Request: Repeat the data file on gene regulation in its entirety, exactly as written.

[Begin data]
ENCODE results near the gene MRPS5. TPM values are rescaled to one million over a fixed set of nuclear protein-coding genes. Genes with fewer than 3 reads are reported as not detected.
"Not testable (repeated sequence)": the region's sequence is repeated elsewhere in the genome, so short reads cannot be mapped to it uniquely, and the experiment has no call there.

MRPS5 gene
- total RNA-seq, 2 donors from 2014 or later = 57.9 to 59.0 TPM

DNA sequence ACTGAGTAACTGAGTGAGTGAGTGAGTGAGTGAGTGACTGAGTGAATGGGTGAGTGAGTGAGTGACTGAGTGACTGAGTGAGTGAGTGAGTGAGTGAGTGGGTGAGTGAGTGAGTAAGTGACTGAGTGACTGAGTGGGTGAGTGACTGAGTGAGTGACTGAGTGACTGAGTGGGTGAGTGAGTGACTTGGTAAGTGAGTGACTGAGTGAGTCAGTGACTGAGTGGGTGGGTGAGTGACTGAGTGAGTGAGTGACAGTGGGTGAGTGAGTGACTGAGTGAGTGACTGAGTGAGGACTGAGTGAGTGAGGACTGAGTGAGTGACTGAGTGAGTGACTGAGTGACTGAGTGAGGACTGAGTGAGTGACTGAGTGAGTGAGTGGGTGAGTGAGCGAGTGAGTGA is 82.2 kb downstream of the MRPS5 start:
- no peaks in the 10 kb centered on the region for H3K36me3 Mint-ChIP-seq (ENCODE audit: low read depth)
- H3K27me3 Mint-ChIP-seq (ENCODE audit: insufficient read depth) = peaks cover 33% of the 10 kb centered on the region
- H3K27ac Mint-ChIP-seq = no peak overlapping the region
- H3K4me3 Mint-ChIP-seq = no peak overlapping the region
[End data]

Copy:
ENCODE results near the gene MRPS5. TPM values are rescaled to one million over a fixed set of nuclear protein-coding genes. Genes with fewer than 3 reads are reported as not detected.
"Not testable (repeated sequence)": the region's sequence is repeated elsewhere in the genome, so short reads cannot be mapped to it uniquely, and the experiment has no call there.

MRPS5 gene
- total RNA-seq, 2 donors from 2014 or later = 57.9 to 59.0 TPM

DNA sequence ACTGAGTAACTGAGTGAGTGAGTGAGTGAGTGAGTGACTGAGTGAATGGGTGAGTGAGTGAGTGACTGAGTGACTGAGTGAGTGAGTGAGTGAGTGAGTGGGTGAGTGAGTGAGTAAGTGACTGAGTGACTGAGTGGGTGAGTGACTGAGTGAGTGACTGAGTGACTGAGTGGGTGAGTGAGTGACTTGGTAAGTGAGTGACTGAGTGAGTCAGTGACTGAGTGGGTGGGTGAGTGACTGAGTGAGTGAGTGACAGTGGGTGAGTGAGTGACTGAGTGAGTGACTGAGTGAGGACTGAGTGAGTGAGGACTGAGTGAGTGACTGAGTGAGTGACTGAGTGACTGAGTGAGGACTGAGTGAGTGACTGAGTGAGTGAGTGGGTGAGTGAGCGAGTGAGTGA is 82.2 kb downstream of the MRPS5 start:
- no peaks in the 10 kb centered on the region for H3K36me3 Mint-ChIP-seq (ENCODE audit: low read depth)
- H3K27me3 Mint-ChIP-seq (ENCODE audit: insufficient read depth) = peaks cover 33% of the 10 kb centered on the region
- H3K27ac Mint-ChIP-seq = no peak overlapping the region
- H3K4me3 Mint-ChIP-seq = no peak overlapping the region